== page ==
Why not just tell them about the Mist? Couldn’t the JSA or even the Infinitors deal with the Mist for Jack? Of course they could. It would be so easy. That’s why he couldn’t do it. The Mist was Starman’s foe, not the JSA’s. Dad had defeated him time and again. David probably could have, too. As much as Jack hated to admit it, David was becoming one hell of a Starman. But Dad was gone. David was dead. That meant that Jack was Starman now. The Mist had made this thing personal. He stole Dad’s money, his house, hell, he was living Dad’s life. And Nash…
How could she do that to him? Use him like that? God, he felt so violated, so used. Like father, like daughter.
So here he was, sitting in a tub in the headquarters of Infinity Inc., nursing his wounds and feeling sorry for himself. Some Starman he was turning out to be. He was a Starman who couldn’t master his rod. He was a Starman who couldn’t fight his way out of a paper bag.
”No, I’m just kidding myself. I’m not Starman at all.”
At that moment, someone came into the room.
“I’m sorry, Jack. I didn’t think anyone was in here,” Todd Rice said as he entered the room wearing a towel wrapped around his waist.
Jack got out of the hot tub as Todd stood there. “No problem, dude. I was just leaving, anyway.”
“Jack, wait. Look, if you need someone to talk to, you know, I mean…”
Jack just stared at Todd, and then he laughed. “Right. Dude, you don’t even know me, and I sure as &%^$ don’t want to get all touchy-feely with a naked dude in a hot tub. What are you, some kind of queer?”
Todd’s jaw dropped, and his face turned four different shades of red.
“That’s what I thought. Like you’d even know what it’s like to live up to your father’s legacy or to live in the shadow of your perfect brother. You’re pathetic, Rice.”
Todd stood there, stunned. When he regained his senses, his first thought was to take refuge in the shadows and go after Jack. But what would that accomplish? Jack and Todd had more in common than Jack realized. Well, Todd had a perfect sister, and he felt like Alan favored Jen a little, and what was that comment that Jack made? How could anyone act like such a horse’s…?
“God, I hope I don’t ever act like that!”
The next morning, Jack tumbled out of bed, but something was wrong. He peered out the window. It was light out. Jack glanced at the alarm clock; it was 2:30 P.M. Where the hell was Wildcat? He never let Jack sleep this late. Every morning at 6:30 A.M., the ‘Cat pulled Jack out of bed for those insane training rituals.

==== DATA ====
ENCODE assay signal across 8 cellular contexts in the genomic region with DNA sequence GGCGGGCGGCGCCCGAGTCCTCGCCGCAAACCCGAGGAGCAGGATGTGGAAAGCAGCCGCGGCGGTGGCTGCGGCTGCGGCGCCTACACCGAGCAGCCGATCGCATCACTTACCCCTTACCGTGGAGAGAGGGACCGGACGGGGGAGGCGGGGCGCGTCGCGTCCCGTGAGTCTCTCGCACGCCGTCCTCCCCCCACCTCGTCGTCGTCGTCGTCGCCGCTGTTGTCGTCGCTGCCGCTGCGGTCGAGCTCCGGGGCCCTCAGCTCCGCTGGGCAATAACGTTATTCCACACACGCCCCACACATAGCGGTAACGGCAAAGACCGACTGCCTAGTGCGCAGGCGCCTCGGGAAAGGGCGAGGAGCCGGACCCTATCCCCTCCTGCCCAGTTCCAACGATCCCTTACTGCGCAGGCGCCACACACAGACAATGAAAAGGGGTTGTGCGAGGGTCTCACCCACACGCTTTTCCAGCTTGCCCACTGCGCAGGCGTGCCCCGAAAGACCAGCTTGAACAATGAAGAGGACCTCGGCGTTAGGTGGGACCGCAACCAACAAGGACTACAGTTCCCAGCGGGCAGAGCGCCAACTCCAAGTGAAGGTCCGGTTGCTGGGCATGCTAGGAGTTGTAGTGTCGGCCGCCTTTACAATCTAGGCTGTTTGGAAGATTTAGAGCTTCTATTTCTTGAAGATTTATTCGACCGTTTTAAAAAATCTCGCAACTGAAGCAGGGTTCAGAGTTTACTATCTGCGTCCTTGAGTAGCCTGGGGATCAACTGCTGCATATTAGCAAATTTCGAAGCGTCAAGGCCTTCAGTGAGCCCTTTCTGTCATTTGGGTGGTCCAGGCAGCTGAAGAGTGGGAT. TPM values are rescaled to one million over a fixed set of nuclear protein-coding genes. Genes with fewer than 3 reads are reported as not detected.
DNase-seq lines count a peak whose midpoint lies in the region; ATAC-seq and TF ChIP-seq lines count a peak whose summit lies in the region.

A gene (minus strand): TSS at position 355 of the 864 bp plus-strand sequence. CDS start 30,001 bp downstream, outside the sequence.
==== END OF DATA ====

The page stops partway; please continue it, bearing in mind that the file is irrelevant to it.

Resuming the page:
Throwing his robe on, Jack stumbled into the hallway. Jesse Quick and Aquaman said hi as they walked past. Jack just grunted. He made his way to the kitchen and started rummaging around in the refrigerator.
Jack stood up with an apple in his mouth. “Wrdhllhyubn?”
“What?” Wildcat asked.
Taking the apple out, Jack said again, “Where the hell have you been?”
Wildcat grabbed a soda out of the refrigerator and headed to the table. “What do you care? You said you were done with this. I took you at your word.”
Jack sat down across from Ted Grant. “So you’re giving up on me? Figures. Damn, I wish Terry was still here. He’d never give up on me. He’d teach me what I want to know.”
Wildcat leaned over the table and got in Jack’s face. “That’s what I’ve been trying to do, ya ungrateful brat. If you weren’t so thick-headed, ya’d realize that and stop acting like a jackass.”
Jack started laughing. “Jackass. Jack. Ass. That’s pretty funny, Lardcat.”
Ted just shook his head, and then something occurred to him. “Hey, Jackass. You ever wonder how come the JSA took in two mugs like me and Terry? It’s not like we had super-powers or nothin’.”
“I always figured the JSA had to do some charity work every now and then.”
“Hardy-har. Let me just tell ya, it had nothing ta do with charity. See, there was this guy who called himself Mister Horrific…”